Intended Audience: Anyone charged with operating a powered industrial truck, tow motor, fork lift, etc.
- Helps satisfy the training requirements of OSHA's Powered Industrial Truck Standard (1910.178) and keeps you and your operators in compliance.
- Provides training that is a logical bridge between required classroom safety training and performance-based safety training.
- Can also be used for required refresher training after a forklift accident.
The program features scenarios shot in warehouses, yards and loading docks in a variety of workplaces, to best represent the situations that cause forklift operators the most trouble, including:
- Keeping the forklift and load stable
- Dealing with pedestrians and co-workers
- Traveling on ramps, with or without a load
- Backing in tight areas
- Handling corners and intersections
- Working in trailers
- Operating with an obstructed view
- Keeping all body parts in the protective frame
- Traveling with or without a load
- Inattentive driving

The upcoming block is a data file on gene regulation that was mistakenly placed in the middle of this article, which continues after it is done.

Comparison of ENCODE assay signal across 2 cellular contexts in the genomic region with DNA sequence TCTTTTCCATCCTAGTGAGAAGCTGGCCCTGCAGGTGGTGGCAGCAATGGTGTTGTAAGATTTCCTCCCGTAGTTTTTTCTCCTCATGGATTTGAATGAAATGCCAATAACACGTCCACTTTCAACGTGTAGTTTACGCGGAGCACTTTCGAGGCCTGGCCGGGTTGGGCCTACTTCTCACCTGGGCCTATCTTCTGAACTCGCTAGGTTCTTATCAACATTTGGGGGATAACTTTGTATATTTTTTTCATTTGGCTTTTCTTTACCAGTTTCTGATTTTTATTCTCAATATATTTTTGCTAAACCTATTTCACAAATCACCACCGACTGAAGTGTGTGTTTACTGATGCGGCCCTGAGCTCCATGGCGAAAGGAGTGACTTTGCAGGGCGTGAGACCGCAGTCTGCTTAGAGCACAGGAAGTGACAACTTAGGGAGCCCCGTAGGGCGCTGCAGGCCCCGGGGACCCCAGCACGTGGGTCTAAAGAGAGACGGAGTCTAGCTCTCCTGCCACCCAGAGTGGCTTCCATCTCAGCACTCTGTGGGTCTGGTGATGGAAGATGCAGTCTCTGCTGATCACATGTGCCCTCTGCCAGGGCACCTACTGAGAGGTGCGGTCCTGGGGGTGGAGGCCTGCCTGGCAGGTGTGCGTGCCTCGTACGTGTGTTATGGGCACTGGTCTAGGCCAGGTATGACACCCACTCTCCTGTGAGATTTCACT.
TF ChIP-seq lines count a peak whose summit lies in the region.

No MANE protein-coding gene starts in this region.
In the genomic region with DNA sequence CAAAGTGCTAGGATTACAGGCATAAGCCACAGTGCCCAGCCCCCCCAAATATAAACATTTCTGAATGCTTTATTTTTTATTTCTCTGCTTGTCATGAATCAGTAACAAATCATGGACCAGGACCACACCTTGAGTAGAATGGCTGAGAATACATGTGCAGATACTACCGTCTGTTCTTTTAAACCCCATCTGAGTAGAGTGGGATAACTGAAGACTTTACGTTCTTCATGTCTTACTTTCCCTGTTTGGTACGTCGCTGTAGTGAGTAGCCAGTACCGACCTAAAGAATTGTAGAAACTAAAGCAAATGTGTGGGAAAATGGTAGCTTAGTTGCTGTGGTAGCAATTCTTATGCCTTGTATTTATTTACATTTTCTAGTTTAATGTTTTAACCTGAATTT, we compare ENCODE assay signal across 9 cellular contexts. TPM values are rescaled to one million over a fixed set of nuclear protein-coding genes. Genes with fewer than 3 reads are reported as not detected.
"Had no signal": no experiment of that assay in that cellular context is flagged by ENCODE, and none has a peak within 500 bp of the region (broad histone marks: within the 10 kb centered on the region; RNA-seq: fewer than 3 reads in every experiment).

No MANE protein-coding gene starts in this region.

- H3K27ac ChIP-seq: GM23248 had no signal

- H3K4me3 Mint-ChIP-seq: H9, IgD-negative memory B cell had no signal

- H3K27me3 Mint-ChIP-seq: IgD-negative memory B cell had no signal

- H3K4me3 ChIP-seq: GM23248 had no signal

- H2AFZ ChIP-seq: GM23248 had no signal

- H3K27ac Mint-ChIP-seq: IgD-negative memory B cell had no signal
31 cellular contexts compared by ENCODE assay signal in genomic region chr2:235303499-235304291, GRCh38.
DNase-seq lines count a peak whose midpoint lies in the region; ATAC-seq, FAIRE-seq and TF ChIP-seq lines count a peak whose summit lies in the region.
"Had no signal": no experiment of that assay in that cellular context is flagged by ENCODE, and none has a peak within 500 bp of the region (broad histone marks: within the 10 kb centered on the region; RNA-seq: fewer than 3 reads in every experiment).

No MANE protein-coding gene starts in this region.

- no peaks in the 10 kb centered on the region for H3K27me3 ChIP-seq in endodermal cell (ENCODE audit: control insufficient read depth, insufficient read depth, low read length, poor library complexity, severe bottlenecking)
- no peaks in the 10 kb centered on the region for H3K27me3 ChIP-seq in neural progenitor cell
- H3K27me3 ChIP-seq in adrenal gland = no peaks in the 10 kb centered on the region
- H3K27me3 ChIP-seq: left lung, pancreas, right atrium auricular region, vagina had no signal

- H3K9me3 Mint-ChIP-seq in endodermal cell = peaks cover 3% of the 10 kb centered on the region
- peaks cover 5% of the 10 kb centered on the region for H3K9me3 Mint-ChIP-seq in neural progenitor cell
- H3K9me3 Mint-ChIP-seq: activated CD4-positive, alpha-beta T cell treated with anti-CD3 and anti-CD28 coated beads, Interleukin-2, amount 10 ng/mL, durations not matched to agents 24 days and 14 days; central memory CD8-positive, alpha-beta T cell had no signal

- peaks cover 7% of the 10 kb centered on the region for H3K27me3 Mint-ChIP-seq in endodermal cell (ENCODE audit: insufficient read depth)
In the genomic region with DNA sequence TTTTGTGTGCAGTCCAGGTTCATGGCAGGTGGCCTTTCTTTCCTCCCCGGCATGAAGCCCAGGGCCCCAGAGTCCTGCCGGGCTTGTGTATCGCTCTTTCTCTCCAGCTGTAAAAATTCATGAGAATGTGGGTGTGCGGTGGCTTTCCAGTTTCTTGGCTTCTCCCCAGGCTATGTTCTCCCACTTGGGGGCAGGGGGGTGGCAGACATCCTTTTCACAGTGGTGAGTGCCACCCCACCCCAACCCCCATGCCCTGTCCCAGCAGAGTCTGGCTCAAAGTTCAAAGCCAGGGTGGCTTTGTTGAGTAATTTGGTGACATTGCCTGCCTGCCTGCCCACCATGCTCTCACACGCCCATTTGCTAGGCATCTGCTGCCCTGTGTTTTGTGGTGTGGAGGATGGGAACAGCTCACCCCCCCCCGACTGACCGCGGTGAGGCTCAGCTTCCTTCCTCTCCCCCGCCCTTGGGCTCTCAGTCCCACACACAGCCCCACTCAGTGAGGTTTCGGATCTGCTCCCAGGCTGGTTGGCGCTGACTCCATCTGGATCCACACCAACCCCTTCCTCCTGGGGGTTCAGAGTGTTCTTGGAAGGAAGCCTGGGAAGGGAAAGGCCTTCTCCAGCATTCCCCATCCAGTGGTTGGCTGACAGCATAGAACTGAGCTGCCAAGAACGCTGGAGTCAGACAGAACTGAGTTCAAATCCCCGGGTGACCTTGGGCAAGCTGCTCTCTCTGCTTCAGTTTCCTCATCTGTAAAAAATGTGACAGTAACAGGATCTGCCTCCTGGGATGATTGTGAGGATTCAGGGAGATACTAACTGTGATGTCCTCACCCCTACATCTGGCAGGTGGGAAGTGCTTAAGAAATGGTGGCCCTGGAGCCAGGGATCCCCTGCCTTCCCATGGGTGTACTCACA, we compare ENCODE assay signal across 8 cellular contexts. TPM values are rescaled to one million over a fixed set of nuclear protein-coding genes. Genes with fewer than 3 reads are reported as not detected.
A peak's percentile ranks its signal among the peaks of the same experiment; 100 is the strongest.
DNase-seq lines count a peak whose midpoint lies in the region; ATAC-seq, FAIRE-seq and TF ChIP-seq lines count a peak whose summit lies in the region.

- Placing loads
- Mounting freight elevators
- Crossing railroad tracks
- Overhead hazards
- Using attachments
Overview: Aerial lifts provide construction workers the convenience and accessibility to perform work at elevated heights other types of equipment are not capable of or designed to do. However, with convenience comes an increased risk of injuries or death due to falls, crushing, and electrocution. Adherence to safe work practices and adequate training helps keep workers safe and injury-free while using aerial lifts on the job.
Aerial Lifts for Construction is designed to familiarize learners with hazards related to aerial lifts and provide best practices to ensure safety while operating or working near one.
After completing this course, learners will be able to:
- Explain the primary intended use of aerial lifts and identify different types used on the job
- Recognize the types of hazards associated with aerial lifts
- Discuss training and re-training requirements for workers who use aerial lifts
- Explain safe work practices related to inspection, operation, and maintenance of an aerial lift
Aerial Lifts for Construction covers the following topics:
- What is an Aerial Lift?
- Types of Hazards
- Training Requirements
- Performing Inspections
- Staying Safe While Operating
- Performing Maintenance
This course covers the OSHA Fall Protection Standard for construction and an overview of fall protection methods. Course topics include principles of fall protection, components and limitations of fall arrest systems, and OSHA Standards and policies regarding fall protection.